Patna: A poor show in two bypolls in Bihar left Rashtriya Janata Dal (RJD) chief Lalu Prasad disappointed enough to leave Patna for the national capital earlier this week, three weeks ahead of his expected departure.
He had arrived in Patna on 24 October and had announced that he would say for a month. But he took a flight back Wednesday. RJD MLC Sunil Kumar Singh said he flew off as he was called for a check-up after his kidney issues aggravated.
However, the move came just a day after the ruling Janata Dal (United) retained both the assembly seats that went to polls on 30 October — Tarapur in Munger district and Kusheshwar Asthan in Darbhanga.
According to RJD leaders, the septuagenarian party chief, who was released from jail in fodder scam cases earlier this year, was dejected since he had held election meetings in both constituencies.
“He was disappointed and it showed on his face. After all, despite his fragile health conditions, he held massive election meetings in both places and expected to win Tarapur,” said a senior RJD leader who didn’t wish to be named.
NDA leaders even went on to taunt that he actually helped the ruling JD(U), as his physical presence in a poll campaign after six years brought back memories of ‘jungle raj’ among voters.
“Lalu ji reminded the people of the ‘jungle raj’ and the dominance of one caste during the Lalu-Rabri regime,” JD(U) state president Umesh Kushwaha told ThePrint.
BJP leaders also held the same view. “Lalu ji’s visit must have given NDA votes an additional 6,000 to 7,000 votes in both assembly seats. His meetings were huge. But it was dominated by just two sections. His announcement that he would topple the Nitish government if RJD won both the seats galvanised NDA voters to come to the booth, especially women,” BJP MLA Gyanendra Singh Gyanu told ThePrint.
Lalu Prasad was the uncrowned king of Bihar politics between 1990 and 2005. But the period is mostly remembered as a lawless time in Bihar’s history.
He then lost power to friend-turned-foe Nitish Kumar, who caught on to the votes of the extremely backward classes (EBCs) that Lalu lost. The EBCs constitute 29 per cent of Bihar’s population. Lalu was left with just the Muslim and Yadav votes — over 30 per cent but not enough to win elections.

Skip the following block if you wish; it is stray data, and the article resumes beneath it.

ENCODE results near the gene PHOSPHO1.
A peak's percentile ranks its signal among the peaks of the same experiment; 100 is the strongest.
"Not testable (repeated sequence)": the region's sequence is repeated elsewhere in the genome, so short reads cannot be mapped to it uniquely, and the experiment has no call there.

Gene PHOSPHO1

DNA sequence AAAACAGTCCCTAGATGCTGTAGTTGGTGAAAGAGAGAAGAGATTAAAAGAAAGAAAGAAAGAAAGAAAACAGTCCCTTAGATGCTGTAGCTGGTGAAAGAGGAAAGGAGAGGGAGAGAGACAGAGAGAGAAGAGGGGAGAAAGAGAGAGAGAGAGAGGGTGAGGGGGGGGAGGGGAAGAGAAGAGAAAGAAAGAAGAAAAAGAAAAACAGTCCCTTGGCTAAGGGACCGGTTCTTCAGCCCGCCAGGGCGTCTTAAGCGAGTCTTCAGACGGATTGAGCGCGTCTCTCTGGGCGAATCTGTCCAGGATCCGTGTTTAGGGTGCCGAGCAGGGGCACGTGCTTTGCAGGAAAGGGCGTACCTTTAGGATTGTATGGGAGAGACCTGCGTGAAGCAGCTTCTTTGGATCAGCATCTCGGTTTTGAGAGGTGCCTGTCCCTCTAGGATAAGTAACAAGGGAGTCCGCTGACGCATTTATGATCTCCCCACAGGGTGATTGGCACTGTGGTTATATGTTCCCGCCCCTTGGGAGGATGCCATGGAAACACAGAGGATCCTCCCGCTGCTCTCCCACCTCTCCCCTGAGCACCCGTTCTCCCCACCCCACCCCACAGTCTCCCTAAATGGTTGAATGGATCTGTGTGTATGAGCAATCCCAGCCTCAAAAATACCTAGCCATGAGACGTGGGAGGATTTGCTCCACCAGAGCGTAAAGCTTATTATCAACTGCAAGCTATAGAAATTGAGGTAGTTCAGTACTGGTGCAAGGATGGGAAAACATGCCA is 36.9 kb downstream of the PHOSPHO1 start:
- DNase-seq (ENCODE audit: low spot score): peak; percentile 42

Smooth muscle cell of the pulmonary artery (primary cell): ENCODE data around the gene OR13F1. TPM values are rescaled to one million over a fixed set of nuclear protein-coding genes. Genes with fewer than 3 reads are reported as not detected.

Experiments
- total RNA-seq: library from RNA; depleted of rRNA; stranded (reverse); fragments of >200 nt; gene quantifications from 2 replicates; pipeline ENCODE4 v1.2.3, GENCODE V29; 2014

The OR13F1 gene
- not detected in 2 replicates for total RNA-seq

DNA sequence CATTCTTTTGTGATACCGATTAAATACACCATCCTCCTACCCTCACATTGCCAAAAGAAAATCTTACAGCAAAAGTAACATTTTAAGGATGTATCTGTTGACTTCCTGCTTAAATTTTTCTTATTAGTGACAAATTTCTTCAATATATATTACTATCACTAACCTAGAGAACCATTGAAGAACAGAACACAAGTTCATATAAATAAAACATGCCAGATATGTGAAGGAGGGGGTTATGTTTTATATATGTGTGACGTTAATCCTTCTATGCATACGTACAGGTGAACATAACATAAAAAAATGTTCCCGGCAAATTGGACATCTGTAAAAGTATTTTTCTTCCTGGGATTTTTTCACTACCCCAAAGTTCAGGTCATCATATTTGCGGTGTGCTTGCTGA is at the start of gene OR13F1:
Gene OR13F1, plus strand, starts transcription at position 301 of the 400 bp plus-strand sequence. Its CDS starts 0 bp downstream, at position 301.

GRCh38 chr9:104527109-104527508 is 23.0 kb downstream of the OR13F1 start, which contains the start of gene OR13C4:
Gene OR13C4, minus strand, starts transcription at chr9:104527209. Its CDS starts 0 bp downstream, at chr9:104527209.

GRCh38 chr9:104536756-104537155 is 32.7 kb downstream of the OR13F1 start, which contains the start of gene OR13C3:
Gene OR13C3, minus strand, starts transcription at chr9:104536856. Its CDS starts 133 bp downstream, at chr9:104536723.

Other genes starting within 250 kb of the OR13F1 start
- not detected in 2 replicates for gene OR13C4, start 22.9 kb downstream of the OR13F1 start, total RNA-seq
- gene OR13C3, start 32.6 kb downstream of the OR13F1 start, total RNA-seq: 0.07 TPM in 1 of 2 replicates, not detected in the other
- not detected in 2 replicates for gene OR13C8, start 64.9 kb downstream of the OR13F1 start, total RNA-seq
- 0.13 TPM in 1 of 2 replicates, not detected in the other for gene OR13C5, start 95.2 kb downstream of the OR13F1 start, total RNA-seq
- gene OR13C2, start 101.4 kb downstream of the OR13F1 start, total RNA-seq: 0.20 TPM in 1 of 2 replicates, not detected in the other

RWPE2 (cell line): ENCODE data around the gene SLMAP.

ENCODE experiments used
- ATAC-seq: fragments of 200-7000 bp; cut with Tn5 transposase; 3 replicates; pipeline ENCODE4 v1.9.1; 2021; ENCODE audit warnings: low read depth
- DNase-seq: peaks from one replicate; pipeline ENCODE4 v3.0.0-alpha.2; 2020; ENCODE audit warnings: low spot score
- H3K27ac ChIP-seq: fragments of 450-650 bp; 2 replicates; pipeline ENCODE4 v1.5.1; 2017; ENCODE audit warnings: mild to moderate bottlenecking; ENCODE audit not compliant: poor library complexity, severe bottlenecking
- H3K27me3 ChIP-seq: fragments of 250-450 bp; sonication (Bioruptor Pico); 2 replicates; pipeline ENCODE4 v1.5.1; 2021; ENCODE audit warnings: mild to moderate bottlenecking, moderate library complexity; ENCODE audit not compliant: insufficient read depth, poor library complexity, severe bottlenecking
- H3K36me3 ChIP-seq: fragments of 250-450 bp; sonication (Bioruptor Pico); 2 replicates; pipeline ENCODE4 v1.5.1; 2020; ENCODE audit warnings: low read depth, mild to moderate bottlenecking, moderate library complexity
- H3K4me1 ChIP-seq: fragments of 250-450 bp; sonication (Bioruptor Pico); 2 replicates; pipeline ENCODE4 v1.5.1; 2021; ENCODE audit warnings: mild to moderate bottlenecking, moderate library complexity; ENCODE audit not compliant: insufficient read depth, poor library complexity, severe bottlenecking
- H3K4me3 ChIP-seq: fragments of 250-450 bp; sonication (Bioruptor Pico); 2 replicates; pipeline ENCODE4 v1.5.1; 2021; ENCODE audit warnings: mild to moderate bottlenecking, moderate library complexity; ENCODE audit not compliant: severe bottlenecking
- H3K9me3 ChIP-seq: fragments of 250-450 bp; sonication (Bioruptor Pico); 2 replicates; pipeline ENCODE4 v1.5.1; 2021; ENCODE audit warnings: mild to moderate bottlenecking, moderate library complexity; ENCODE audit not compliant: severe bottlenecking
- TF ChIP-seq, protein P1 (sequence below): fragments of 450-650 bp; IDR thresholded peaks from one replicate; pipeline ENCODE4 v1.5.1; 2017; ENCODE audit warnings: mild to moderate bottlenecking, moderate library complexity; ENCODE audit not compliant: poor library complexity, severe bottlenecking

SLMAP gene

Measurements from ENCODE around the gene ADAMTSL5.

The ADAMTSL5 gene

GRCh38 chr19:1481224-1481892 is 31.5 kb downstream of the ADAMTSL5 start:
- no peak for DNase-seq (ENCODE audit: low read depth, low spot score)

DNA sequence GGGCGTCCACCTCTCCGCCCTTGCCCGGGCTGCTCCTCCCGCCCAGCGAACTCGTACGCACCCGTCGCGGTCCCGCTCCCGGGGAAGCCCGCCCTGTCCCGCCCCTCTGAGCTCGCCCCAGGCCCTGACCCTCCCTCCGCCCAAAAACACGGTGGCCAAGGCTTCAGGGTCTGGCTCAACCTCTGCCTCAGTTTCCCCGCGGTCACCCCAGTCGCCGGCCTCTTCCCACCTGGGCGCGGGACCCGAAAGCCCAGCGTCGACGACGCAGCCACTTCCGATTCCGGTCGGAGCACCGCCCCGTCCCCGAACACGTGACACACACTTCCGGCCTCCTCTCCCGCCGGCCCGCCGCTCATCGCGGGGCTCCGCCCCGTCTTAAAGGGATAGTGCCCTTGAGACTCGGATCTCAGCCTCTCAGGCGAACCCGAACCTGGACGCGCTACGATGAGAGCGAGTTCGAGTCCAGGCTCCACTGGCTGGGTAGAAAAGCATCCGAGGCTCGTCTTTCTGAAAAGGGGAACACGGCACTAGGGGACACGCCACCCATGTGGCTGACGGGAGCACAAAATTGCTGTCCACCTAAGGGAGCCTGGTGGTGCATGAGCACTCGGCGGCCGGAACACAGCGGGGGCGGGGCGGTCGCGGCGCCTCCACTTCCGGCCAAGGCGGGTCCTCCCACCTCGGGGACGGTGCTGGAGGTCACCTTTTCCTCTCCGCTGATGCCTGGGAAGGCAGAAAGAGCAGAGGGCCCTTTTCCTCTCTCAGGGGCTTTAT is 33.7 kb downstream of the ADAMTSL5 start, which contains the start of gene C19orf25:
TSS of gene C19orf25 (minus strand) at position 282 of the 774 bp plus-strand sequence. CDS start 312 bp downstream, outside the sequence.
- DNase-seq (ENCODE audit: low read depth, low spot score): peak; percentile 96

Nitish has since been the CM. The two former friends briefly regrouped during the 2015 state elections under the Grand Alliance banner but Nitish went back to the NDA in 2017 and Lalu had to go to judicial custody in fodder scam cases.
After he was given bail in April this year, Lalu moved to his eldest daughter Misa Bharti’s Delhi residence, where he had been staying for medical help he needs for the multiple ailments he suffers from.
RJD was looking for sympathy votes?
In the 2020 assembly polls, the RJD removed the face of Lalu Prasad and his wife and former CM Rabri Devi from posters and banners in a bid to detach the party from the ‘jungle raj’ legacy.
Instead of harping on the Muslim-Yadav social base, Lalu’s son and party leader Tejashwi Yadav called RJD an ‘A-Z’ party, representing all sections of the society. The strategy paid dividends and the Grand Alliance won 110 seats against NDA’s 125 and RJD emerged as the largest political party in the assembly.
The difference between the NDA and Grand Alliance was less than 12,000 votes, indicating that Tejashwi had managed to draw votes from the non-Muslim-Yadav sections of the society.
This time too, Tejashwi fought a high-pitched election battle for the two assembly seats that went to bypolls.
It was only on the last day of campaigning (27 October) that Lalu Prasad was brought in to address two large public meetings in both Tarapur and Kusheshwar Asthan.
“Lalu ji‘s long absence from Bihar and his fragile health conditions has generated sympathy for him among all sections of the society. We thought it would mean more votes. But that did not work,” said an RJD MLA who didn’t wish to be quoted.
“We began trailing in Tarapur after the 18th round because the population of Yadavs, Muslims, and Baniyas thinned in areas where counting started,” the MLA said.
BJP says Lalu can’t convert crowd into votes, RJD disagrees
Speaking to ThePrint, former deputy CM and BJP MP Sushil Kumar Modi said that while Lalu Prasad has been a crowd-puller since the 1990s, converting those crowds into votes is an altogether different matter.
“Lalu ji remains a polarising figure in Bihar politics. He only enthuses sections of his social base. Other sections remain unaffected either by his presence or absence,” he said.
“The RJD removed his picture from their posters in the 2020 assembly polls. It paid off. Now that he has been reintroduced by the RJD he has reminded people of Bihar what his regime was,” Modi added.
However, Sunil Kumar Singh, RJD MLC and a close associate of the Lalu family, called this “sheer hypocrisy” on the part of NDA leaders.
“When we removed the photo of Lalu ji, they taunted us that we were ashamed of putting up his photo. In these bypolls, he addressed public meetings, and now the NDA is again talking about ‘jungle raj’,” said Singh.
“Despite the losses, NDA leaders should realise we got more votes than in the 2020 assembly polls. In Tarapur, our vote share increased from 36 per cent to 44 per cent. Even in Kusheshwar Asthan, we got 2 per cent more votes than the Congress got in the 2020 polls. We got votes from non-Muslim and Yadav sections. This was possible due to ‘Lalu magic’,” he added.
(Edited by Amit Upadhyaya)